British Columbiaâ€™s Legislative Library was founded in 1863 to serve the Colonial Legislature of Vancouver Island and subsequently, the Province of British Columbia, when the two jurisdictions were united in 1871. The first permanent librarian was appointed in 1893. In 1894, the Legislative Library Act formally established the institution which exists today and in 1915, the Library moved into its present quarters just off the Speakerâ€™s Corridor.
At that time, material intended for archival and provincial public library collections was included. Eventually the BC Archives and the Public Library Services Branch, as they are now known, developed into separate institutions. In 1985, the Library reverted to its original status as a dedicated service of the Legislative Assembly administered directly by the Speaker.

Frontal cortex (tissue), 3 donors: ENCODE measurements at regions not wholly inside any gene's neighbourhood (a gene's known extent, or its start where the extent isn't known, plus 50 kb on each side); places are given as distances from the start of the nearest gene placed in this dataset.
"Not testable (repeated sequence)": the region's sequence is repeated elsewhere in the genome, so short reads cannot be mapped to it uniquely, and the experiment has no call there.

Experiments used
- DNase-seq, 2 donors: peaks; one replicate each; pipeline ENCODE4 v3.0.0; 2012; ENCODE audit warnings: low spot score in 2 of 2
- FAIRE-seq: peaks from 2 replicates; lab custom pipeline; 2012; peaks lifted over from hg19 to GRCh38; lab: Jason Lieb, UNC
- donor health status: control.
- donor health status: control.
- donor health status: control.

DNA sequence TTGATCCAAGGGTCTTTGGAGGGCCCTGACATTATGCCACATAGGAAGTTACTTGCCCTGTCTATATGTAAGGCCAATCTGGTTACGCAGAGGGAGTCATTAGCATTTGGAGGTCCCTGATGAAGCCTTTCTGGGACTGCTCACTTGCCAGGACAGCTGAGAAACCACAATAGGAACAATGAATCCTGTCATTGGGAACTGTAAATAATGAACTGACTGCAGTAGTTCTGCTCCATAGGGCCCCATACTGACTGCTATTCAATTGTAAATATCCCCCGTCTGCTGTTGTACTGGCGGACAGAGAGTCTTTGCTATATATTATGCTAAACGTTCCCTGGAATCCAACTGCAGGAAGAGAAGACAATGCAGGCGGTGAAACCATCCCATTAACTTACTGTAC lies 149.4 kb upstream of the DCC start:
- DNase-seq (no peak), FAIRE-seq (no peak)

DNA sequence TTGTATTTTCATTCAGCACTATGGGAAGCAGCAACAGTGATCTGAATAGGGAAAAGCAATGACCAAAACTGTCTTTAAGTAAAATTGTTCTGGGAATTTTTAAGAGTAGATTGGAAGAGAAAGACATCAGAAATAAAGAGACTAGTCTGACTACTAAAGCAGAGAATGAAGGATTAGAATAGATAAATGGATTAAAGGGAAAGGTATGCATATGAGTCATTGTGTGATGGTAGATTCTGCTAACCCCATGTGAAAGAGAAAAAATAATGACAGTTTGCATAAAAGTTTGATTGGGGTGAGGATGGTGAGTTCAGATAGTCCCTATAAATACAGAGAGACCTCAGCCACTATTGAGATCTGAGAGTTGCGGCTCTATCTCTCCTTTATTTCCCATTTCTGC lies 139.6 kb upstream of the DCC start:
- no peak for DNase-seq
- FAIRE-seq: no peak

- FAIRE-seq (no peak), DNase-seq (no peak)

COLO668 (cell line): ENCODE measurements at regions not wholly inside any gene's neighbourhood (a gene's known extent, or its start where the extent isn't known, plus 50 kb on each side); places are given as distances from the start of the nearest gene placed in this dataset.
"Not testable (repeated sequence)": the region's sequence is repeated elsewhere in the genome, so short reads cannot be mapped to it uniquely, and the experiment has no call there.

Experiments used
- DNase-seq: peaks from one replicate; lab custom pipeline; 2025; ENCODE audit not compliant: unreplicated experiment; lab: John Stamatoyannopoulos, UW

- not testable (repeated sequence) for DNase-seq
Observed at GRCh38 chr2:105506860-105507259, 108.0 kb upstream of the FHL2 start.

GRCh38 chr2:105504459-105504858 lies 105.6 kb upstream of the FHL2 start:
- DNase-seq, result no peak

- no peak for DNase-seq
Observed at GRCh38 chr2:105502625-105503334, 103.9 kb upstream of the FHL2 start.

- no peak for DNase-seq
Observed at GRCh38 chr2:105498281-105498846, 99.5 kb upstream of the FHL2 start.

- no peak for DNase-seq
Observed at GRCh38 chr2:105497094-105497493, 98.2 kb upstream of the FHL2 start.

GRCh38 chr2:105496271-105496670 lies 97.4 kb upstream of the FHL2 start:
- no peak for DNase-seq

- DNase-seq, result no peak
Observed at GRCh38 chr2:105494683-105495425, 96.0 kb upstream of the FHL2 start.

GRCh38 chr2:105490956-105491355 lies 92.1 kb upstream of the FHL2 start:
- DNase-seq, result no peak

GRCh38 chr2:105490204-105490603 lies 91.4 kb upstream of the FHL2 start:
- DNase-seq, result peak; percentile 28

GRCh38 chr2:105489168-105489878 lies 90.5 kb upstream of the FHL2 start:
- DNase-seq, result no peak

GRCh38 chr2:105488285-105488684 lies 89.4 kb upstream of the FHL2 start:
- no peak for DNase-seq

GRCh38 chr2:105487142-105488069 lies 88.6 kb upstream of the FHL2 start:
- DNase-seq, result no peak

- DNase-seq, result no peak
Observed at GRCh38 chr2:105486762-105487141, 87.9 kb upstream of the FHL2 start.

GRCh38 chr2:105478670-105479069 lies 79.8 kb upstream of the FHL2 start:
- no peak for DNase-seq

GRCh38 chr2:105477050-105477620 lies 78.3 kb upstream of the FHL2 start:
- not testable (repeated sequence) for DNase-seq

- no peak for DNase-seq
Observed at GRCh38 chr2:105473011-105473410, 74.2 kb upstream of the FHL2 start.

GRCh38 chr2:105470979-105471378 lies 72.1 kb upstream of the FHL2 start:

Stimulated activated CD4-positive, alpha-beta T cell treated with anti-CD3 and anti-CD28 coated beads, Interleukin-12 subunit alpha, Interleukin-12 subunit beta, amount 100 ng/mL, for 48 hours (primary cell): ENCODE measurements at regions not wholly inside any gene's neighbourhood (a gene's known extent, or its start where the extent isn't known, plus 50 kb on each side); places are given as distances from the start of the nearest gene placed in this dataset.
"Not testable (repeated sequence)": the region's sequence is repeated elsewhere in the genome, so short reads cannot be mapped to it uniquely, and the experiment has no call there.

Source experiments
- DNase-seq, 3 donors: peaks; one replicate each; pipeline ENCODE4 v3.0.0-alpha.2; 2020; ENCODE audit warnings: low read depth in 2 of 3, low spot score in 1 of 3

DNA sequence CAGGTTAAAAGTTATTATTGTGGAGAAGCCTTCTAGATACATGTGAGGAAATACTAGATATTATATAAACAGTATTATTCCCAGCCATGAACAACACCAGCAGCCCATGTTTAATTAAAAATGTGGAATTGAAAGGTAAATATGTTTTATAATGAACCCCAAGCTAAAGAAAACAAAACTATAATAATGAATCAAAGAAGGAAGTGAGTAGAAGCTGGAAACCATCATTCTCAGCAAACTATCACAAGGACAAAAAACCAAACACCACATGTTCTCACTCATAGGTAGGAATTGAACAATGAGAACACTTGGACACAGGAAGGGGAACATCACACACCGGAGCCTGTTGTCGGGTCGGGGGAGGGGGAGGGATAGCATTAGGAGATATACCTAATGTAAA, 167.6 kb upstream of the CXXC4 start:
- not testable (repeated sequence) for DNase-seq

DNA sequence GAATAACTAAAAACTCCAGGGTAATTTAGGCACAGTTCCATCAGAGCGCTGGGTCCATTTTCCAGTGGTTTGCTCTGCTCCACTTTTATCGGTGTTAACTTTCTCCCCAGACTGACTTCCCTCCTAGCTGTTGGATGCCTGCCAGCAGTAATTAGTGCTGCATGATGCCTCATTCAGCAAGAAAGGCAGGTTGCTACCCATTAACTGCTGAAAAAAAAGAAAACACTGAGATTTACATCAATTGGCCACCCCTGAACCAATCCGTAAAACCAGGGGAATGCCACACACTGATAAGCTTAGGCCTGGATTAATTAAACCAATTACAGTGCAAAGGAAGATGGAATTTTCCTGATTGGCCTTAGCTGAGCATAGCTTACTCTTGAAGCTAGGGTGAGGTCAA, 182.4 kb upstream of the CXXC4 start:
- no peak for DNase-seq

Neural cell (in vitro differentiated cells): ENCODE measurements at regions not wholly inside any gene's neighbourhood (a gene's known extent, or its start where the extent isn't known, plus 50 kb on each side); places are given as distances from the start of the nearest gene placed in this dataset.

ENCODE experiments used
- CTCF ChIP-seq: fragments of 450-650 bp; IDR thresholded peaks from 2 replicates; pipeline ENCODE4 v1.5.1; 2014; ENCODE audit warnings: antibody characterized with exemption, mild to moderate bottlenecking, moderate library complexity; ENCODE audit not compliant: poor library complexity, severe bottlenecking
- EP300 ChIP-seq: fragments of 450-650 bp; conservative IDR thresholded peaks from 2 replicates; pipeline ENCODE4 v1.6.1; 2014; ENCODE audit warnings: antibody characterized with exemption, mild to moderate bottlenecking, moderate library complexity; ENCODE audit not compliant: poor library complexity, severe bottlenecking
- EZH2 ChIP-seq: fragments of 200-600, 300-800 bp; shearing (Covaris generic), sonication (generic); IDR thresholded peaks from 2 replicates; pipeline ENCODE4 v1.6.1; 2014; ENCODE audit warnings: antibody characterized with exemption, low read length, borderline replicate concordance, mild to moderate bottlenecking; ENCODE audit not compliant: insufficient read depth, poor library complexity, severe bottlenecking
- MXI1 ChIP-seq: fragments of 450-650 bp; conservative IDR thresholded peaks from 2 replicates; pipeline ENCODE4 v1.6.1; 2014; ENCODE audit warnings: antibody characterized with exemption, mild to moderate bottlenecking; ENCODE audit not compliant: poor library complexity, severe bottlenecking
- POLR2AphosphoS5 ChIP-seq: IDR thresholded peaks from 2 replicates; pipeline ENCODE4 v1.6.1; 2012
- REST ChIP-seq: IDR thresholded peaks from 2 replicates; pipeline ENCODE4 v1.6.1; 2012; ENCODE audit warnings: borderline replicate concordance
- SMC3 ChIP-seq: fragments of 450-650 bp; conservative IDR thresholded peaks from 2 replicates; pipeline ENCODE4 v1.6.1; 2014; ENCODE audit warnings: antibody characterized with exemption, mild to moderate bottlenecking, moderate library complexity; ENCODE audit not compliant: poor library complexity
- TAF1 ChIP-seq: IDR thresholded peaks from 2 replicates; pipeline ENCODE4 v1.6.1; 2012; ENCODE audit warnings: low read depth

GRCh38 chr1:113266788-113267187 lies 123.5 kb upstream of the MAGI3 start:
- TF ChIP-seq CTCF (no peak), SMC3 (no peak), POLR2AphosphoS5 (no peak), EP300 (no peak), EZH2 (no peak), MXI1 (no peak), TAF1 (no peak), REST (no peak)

Today the Library provides a research service to all MLAs, caucus and constituency staff, as well as employees of the Legislative Assembly and Independent Officers. Librarians also provide research help to government employees. Non-government researchers have access when the Legislature is not in session, but may not borrow materials.
There are approximately 500,000 items in the collection, which is housed on eight levels in the building. Areas of strength are political science, public administration, economics, statute law, and BC and Canadian history. The Library maintains the largest collection of BC government publications.